Pa. Legislature passes $28 billion budget bill

June 30, 2010|By JENNIFER FITCH

HARRISBURG, Pa. -- It happened with only hours to spare Wednesday, but the Pennsylvania General Assembly passed a budget before deadline for the first time in years.

Gov. Ed Rendell, a Democrat whose second and final term ends this year, said he would not sign the $28 billion spending plan until companion legislation was approved. The governor was awaiting a measure to authorize borrowing for capital projects as well as the fiscal code, which specifies how the money is to be spent.

The Pennsylvania Senate vote tally was 37-13, which sent the bill to the House for a Wednesday evening vote. The House voted for it 117-84.

None of the "yea" votes came from Franklin County legislators.

"By passing this budget today, it guarantees us a $3 billion deficit next year," said state Rep. Todd Rock, R-Franklin.

Revenues will be below expenses, but expiring stimulus money was used to plug that gap, Rock said.


The Franklin County lawmakers expressed concerns about $850 million being sought from Congress. That would be Pennsylvania's share of $24 billion in aid being requested by governors of recession-wracked states.

State Rep. Rob Kauffman, R-Franklin/Cumberland, called it "non-existent federal money."

"That means if the federal government doesn't approve the funding, Pennsylvania will have to come up with an additional $850 million by raising taxes or further cutting budget funding," Kauffman said in a news release.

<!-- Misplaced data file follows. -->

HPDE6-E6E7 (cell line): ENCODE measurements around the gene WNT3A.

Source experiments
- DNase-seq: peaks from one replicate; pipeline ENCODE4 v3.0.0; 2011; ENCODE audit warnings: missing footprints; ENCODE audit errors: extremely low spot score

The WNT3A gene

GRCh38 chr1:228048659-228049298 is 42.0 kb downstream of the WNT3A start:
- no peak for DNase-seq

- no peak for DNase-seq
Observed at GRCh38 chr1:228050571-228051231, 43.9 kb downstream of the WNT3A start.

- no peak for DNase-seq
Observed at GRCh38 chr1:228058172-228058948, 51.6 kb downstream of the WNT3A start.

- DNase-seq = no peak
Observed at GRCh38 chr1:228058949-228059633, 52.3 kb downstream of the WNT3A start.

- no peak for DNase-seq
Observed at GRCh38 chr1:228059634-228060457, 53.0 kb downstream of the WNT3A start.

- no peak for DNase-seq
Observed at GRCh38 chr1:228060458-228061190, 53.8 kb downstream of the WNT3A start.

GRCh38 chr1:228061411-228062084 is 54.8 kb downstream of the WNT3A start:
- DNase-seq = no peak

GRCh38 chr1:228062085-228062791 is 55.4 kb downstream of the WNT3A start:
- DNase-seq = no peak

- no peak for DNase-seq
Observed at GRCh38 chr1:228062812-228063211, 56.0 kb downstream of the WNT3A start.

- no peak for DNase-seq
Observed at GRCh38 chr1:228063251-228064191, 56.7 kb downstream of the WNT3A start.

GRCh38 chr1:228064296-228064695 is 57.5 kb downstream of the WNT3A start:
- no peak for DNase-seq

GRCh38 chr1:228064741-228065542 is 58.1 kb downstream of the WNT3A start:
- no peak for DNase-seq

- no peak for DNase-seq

Rock said he fears the $850 million would be taken from allocations to the state's 500 school districts, which received an additional $250 million in basic education funding in the budget.

As the final budget details were being hammered out, state Sen. Richard Alloway, R-Franklin/Adams/York, said basic education funding was one of the last sticking points. Overall, he said Republicans were pleased that Rendell's proposal for $1 billion in new taxes failed.

"That's a win for us. ... We talked him down to no tax increase, which is fabulous," he said.

Like Rock, Alloway said he worries about the effect for 2011-12.

"The decisions we made today are going to have an impact on next year's budget," Alloway said.

"Because we didn't make the cuts, we'll have to make them next year," Rock said.

Alloway said his "no" vote was tied to the $200 million increase in new spending over 2009-10. He said he wanted to build upon $400 million in cuts made last fiscal year and "start a real downward trend in spending," with additional cuts identified each year.

Kauffman said the budget contains no measures to offset $654 million in education-designated stimulus funding that will end next year.

"More stringent cuts needed to be made, and I could not in good conscience vote for a budget that spends more money than we have and does nothing to prepare us for the future," he said.

The Associated Press contributed to this story.

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